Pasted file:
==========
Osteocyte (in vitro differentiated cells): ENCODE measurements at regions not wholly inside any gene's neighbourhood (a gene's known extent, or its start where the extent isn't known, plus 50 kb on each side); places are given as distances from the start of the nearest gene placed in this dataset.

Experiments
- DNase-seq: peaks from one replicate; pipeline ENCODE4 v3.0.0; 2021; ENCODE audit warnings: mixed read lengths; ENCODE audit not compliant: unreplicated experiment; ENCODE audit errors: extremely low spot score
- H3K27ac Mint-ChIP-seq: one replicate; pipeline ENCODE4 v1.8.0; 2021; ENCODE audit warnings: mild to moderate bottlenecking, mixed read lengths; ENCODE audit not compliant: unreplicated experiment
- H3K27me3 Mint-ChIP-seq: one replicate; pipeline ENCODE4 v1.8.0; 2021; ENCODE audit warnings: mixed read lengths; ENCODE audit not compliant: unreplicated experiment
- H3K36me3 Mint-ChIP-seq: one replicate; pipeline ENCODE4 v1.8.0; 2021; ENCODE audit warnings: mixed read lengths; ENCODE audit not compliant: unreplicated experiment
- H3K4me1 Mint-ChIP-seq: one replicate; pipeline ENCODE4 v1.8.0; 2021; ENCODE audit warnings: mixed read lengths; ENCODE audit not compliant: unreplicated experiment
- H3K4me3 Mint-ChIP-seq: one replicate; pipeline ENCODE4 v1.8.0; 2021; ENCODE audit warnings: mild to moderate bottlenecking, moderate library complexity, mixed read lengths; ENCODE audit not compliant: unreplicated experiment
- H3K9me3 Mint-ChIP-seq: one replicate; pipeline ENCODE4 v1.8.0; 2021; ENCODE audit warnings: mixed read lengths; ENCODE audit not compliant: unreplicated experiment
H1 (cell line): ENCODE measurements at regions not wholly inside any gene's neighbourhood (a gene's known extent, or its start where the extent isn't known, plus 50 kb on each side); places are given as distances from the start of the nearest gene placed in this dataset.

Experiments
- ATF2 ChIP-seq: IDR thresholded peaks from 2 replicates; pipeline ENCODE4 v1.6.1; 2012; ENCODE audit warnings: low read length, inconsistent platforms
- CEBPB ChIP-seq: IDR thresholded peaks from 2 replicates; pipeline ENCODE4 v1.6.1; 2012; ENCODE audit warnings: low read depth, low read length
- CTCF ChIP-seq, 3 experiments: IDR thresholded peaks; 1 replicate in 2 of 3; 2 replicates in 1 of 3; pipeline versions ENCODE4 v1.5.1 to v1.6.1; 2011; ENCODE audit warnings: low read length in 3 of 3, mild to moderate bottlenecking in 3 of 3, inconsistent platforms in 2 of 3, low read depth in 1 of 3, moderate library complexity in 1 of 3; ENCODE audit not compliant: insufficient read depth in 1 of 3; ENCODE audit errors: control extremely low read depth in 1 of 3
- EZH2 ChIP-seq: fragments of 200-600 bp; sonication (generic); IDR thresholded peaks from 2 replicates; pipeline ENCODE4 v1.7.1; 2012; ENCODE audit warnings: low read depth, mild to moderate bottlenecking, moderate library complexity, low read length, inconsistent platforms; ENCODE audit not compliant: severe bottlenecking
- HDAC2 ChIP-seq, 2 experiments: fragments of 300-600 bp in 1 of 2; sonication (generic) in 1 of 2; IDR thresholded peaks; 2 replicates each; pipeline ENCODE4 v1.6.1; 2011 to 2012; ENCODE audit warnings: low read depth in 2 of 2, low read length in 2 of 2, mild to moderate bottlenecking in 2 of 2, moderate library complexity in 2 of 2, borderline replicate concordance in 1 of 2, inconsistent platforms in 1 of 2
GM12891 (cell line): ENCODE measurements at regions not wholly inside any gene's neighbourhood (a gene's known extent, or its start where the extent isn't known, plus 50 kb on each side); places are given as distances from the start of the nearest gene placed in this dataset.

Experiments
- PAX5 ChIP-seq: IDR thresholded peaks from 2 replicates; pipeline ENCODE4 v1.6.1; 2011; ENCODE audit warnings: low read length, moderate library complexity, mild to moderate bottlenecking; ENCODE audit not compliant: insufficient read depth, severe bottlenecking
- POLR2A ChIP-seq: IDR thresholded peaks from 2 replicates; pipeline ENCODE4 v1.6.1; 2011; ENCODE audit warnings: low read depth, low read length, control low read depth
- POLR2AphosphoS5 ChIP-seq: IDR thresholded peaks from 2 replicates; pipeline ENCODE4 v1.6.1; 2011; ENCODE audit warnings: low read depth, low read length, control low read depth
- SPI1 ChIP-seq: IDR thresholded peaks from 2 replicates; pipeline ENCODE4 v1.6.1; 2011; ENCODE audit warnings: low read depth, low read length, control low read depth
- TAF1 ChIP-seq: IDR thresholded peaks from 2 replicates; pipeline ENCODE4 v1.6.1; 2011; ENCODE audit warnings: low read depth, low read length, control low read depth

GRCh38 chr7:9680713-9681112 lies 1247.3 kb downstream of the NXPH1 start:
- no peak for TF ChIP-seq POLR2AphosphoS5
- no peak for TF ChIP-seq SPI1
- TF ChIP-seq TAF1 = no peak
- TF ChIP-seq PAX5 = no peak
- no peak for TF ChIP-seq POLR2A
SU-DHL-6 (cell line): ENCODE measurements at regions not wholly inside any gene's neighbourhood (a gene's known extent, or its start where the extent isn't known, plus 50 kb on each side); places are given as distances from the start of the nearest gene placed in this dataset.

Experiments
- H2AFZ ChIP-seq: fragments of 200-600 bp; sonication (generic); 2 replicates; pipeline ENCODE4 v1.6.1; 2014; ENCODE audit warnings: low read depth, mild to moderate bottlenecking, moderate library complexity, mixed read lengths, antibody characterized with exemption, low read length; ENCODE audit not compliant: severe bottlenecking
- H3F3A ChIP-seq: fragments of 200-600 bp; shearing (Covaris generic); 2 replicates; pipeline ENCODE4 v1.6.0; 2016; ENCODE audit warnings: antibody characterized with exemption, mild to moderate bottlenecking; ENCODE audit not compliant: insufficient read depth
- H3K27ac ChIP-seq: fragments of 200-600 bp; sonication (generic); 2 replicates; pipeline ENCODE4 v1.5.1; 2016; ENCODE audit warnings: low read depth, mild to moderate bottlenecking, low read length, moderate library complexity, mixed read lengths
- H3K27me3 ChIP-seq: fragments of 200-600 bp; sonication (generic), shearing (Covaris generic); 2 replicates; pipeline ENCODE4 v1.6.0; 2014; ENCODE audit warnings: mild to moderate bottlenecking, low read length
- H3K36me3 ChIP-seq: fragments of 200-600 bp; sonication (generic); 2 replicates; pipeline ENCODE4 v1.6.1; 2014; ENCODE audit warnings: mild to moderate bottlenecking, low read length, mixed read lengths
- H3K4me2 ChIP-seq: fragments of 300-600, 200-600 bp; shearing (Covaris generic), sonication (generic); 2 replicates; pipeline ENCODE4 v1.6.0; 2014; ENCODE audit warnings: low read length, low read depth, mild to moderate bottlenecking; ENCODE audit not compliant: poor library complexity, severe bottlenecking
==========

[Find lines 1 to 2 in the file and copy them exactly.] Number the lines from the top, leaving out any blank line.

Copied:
Osteocyte (in vitro differentiated cells): ENCODE measurements at regions not wholly inside any gene's neighbourhood (a gene's known extent, or its start where the extent isn't known, plus 50 kb on each side); places are given as distances from the start of the nearest gene placed in this dataset.

Experiments